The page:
This paper aims to propose a novel computational framework called EvoPOL (EVOlving POLicies) to support governmental policy analysis in restricting recruitment of smokers. EvoPOL is a fuzzy inference‐based decision support system that uses an evolutionary algorithm (EA) to optimize the if‐then rules and its parameters. The performance of the proposed method is compared with a fuzzy inference method adapted using neural network learning technique (neuro‐fuzzy).
EA is a population‐based adaptive method, which may be used to solve optimization problems, based on the genetic processes of biological organisms. The Takagi‐Sugeno fuzzy decision support system was developed based on three sub‐systems: fuzzification, fuzzy knowledge base (if‐then rules) and defuzzification. The fine‐tuning of the fuzzy rule base and membership function parameters is achieved by using an EA.
The proposed EvoPOL technique is simple and efficient when compared to the neuro‐fuzzy approach. However, EvoPOL attracts extra computational cost due to the population‐based hierarchical search process. When compared to neuro‐fuzzy model the error values on the test sets have improved considerably. Hence, when policy makers require more accuracy EvoPOL seems to be a good solution.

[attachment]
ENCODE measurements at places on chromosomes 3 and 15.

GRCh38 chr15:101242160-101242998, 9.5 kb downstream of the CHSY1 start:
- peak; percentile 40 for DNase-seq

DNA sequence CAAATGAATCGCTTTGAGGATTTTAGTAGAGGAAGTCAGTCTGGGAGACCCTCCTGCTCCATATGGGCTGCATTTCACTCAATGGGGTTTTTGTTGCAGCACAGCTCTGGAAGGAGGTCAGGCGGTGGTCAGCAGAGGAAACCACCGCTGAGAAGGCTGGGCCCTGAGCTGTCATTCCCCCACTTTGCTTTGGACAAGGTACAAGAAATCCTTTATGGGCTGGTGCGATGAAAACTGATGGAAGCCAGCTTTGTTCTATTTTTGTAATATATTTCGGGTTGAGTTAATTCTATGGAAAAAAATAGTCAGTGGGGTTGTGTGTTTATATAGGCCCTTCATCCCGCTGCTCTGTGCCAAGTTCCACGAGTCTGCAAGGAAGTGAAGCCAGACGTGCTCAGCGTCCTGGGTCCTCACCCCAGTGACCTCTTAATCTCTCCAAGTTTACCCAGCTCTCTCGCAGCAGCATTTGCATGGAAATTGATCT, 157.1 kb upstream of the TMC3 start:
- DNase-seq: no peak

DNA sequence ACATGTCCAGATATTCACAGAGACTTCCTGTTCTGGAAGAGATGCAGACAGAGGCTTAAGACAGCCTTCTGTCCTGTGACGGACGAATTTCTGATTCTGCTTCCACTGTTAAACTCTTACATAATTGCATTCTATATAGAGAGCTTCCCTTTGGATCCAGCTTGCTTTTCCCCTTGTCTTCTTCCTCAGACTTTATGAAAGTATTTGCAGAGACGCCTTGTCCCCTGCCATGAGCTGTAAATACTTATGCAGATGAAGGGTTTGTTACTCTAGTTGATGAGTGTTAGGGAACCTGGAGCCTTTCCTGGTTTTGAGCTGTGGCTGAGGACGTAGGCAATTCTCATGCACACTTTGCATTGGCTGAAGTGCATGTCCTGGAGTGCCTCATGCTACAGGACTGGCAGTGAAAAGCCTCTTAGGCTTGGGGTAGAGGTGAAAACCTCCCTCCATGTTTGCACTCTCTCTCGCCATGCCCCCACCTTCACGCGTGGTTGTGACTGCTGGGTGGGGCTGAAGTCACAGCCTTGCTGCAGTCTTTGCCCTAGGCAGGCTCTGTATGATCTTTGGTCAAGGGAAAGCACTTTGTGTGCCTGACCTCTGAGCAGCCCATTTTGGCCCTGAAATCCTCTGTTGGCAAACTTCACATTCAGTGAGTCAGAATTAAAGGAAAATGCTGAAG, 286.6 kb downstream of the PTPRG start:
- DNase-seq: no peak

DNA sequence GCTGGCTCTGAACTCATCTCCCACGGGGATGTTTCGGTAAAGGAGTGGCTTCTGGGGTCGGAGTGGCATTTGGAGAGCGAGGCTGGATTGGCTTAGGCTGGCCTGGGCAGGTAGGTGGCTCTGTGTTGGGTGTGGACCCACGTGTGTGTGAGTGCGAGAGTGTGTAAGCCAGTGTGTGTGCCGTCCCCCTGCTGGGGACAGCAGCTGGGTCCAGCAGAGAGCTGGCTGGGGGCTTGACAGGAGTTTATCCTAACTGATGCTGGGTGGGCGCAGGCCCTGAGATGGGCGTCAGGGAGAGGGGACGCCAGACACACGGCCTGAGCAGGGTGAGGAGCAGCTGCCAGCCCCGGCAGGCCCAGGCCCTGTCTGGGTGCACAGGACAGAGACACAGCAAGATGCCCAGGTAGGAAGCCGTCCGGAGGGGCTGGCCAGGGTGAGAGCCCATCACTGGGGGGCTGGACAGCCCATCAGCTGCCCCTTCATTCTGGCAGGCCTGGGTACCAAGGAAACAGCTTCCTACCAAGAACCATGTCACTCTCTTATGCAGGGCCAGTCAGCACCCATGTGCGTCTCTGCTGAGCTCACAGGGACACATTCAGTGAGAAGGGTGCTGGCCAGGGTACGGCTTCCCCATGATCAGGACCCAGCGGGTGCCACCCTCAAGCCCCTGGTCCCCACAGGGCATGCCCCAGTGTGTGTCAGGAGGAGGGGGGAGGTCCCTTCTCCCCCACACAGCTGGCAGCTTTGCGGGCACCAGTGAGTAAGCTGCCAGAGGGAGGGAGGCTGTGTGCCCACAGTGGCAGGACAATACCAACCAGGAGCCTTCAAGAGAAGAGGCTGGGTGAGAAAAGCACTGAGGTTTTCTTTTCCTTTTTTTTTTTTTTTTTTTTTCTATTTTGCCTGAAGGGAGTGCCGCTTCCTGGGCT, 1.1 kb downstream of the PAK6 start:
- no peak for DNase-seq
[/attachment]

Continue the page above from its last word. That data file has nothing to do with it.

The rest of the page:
When policy makers require more accuracy EvoPOL seems to be a good solution. For complicated decision support systems involving more input variables, EvoPOL would be an excellent candidate for framing if‐then rules with precise decision scores that could help the government representatives as to what extent to concentrate on available social regulation measures in restricting the recruitment of smokers.
Abraham, A., Petrovic‐Lazarevic, S. and Coghill, K. (2006), "EvoPOL: a framework for optimising social regulation policies", Kybernetes, Vol. 35 No. 6, pp. 814-824. https://doi.org/10.1108/03684920610662601Download as .RIS
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